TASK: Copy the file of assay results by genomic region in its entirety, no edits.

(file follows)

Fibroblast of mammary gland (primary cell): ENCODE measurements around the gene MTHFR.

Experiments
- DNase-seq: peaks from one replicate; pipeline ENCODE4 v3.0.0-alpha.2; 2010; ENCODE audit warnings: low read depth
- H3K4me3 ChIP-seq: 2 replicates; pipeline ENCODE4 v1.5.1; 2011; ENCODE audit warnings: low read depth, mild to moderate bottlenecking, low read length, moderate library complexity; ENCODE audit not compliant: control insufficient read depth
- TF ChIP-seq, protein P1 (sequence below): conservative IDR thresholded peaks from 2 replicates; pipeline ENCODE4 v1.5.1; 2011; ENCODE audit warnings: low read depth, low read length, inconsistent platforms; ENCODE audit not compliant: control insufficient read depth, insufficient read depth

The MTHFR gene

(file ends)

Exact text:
Fibroblast of mammary gland (primary cell): ENCODE measurements around the gene MTHFR.

Experiments
- DNase-seq: peaks from one replicate; pipeline ENCODE4 v3.0.0-alpha.2; 2010; ENCODE audit warnings: low read depth
- H3K4me3 ChIP-seq: 2 replicates; pipeline ENCODE4 v1.5.1; 2011; ENCODE audit warnings: low read depth, mild to moderate bottlenecking, low read length, moderate library complexity; ENCODE audit not compliant: control insufficient read depth
- TF ChIP-seq, protein P1 (sequence below): conservative IDR thresholded peaks from 2 replicates; pipeline ENCODE4 v1.5.1; 2011; ENCODE audit warnings: low read depth, low read length, inconsistent platforms; ENCODE audit not compliant: control insufficient read depth, insufficient read depth

The MTHFR gene